Some companies will allow agents/advisors to illustrate an artificially low interest rate on loans which of course causes income projections to be overstated. Why? Because by pushing the loan rate down you have increased the positive spread between the loan interest and the hypothetical return. Obviously this will cause the policy to project much better returns than it would otherwise be capable of producing.

And in some ways this sort of manipulation is more insidious as most people fail to give the loan rate or provisions much more than passing glance.

Our Illustration Philosophy and Why It's Better

Our approach is to make things look as bad as possible because we think there's a pretty good chance that they will actually do better.

That's pretty clear right?

Seriously, we believe that if our clients are happy with the illustrations we show them (that aren't always so great) they'll likely be pretty happy in the future.

Our guiding number for indexed universal life insurance has been and will continue to be somewhere right around 6%. And we have gotten a ton of pushback from a lot of people that we are way under projecting.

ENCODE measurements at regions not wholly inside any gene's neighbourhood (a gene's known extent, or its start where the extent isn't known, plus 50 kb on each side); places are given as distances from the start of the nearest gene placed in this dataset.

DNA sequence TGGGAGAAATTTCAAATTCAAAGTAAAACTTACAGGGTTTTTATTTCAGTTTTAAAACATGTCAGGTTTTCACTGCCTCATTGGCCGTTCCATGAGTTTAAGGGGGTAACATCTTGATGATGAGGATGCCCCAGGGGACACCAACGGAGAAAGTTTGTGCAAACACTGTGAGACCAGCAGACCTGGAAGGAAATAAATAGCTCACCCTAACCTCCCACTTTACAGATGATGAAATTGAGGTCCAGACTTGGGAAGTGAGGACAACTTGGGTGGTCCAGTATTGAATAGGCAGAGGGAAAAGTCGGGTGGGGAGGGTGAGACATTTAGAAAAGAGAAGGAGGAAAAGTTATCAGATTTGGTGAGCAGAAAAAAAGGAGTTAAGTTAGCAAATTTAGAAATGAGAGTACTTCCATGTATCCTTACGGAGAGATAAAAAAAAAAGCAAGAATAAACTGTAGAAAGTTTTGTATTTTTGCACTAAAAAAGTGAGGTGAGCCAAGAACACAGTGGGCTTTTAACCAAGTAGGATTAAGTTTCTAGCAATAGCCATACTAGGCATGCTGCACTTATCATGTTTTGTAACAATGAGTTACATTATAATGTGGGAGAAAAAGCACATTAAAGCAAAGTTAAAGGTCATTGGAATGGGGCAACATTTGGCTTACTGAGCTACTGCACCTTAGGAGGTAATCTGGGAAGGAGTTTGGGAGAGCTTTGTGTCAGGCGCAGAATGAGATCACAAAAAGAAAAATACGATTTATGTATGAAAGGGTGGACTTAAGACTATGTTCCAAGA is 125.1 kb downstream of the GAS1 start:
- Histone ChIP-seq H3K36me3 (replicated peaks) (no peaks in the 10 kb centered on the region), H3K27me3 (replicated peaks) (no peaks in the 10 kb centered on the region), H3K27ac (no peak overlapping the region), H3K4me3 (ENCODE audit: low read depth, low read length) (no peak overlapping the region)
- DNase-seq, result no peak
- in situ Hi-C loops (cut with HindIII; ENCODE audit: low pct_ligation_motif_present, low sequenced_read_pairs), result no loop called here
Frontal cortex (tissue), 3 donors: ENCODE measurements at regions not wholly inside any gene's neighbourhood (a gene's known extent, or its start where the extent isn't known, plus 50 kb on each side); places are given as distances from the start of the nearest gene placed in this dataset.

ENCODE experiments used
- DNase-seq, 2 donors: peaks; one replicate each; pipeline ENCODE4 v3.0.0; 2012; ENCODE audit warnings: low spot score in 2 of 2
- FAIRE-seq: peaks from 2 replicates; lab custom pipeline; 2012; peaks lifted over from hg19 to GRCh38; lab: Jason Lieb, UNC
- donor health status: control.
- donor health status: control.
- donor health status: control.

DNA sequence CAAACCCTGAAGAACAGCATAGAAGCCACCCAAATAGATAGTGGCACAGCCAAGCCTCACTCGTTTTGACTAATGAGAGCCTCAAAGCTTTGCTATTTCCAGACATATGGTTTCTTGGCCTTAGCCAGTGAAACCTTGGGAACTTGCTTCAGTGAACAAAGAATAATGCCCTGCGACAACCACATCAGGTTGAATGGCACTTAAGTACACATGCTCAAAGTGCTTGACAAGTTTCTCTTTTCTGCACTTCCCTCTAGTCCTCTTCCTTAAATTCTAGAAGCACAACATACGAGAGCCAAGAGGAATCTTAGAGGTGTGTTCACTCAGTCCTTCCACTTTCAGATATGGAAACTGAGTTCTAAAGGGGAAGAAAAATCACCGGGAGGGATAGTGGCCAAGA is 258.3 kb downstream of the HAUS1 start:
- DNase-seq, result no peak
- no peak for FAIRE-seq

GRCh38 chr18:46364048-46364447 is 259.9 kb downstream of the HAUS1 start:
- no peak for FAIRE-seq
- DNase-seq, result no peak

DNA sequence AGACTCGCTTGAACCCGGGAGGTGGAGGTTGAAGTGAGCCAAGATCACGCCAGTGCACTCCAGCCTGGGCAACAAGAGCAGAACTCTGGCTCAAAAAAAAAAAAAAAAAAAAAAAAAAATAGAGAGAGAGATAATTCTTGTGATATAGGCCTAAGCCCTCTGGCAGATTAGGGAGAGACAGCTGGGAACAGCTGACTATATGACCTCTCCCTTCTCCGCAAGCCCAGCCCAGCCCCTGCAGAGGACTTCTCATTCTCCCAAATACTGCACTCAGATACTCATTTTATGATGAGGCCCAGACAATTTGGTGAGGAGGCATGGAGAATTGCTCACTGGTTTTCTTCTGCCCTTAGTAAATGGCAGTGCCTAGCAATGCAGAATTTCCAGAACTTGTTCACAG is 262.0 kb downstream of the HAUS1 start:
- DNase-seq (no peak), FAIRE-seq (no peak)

I can assure you, we have conducted ample research and have concluded that there is a high probability that the indexed universal life insurance contracts we choose to sell will return something greater than 6%.

However…

We don't believe in pushing things right up to the limit for illustrative purposes. Great if it works out that way but we don't think its prudent to fund a life insurance policy based on the chance that you might achieve some some hypothetically higher rate.

Another problem

When you are illustrating a life insurance policy there's a different set of circumstances at play than if you were projecting an artificially high rate of return on say…a mutual fund.

If someone were to project that you might get an 8% return over 25 years in a mutual fund investment and you didn't achieve that, what's the worst that would happen? You just wouldn't have the amount of money that you thought you would have.

On the other hand, with a life insurance policy, your projected premium and the net amount risk are very much tied to the performance of the policy over time. The cost of insurance inside any type of universal life insurance is always increasing, so a portion of cash value is used to offset that expense over time by decreasing the net amount at risk for the insurance company.

Sidenote: We have a few posts that offer a more in-depth understanding of universal life insurance mechanics if you're interested:

The Basics of Life Insurance III: Universal Life Insurance

Universal Life Insurance is NOT the Cheap Alternative to Whole Life Insurance

Why should this matter? Well, if a universal life insurance policy (any type–current assumption, indexed universal or variable) is underfunded and it does not perform as projected, you can run into a set of compounding circumstances that will not make for happy days.